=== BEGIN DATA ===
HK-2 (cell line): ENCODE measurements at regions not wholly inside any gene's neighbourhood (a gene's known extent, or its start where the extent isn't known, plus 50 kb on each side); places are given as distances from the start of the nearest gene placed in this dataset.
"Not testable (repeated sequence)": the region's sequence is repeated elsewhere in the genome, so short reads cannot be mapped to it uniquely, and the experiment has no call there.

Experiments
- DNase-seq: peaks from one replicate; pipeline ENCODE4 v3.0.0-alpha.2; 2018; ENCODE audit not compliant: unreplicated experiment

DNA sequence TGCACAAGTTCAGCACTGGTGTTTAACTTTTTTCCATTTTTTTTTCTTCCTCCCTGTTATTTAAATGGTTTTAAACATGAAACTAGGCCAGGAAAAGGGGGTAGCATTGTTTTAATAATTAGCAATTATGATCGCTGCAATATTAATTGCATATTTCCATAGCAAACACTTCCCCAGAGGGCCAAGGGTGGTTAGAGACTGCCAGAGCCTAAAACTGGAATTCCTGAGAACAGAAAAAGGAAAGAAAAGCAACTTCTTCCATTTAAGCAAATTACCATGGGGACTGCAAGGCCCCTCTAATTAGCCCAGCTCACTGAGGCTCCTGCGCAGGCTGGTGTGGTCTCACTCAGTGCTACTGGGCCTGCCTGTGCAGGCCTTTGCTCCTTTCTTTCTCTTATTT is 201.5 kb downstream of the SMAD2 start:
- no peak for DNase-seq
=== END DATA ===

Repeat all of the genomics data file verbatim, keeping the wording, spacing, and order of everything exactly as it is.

HK-2 (cell line): ENCODE measurements at regions not wholly inside any gene's neighbourhood (a gene's known extent, or its start where the extent isn't known, plus 50 kb on each side); places are given as distances from the start of the nearest gene placed in this dataset.
"Not testable (repeated sequence)": the region's sequence is repeated elsewhere in the genome, so short reads cannot be mapped to it uniquely, and the experiment has no call there.

Experiments
- DNase-seq: peaks from one replicate; pipeline ENCODE4 v3.0.0-alpha.2; 2018; ENCODE audit not compliant: unreplicated experiment

DNA sequence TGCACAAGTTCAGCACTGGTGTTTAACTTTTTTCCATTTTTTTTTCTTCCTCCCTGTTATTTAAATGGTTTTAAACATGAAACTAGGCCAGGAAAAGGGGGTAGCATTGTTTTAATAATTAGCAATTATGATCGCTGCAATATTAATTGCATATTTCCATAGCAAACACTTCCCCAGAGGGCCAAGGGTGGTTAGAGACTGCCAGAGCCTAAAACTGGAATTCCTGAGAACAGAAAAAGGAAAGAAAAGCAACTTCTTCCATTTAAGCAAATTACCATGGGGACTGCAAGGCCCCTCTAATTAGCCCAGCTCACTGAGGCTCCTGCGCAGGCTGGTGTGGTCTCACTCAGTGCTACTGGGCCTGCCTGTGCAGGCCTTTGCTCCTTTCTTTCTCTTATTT is 201.5 kb downstream of the SMAD2 start:
- no peak for DNase-seq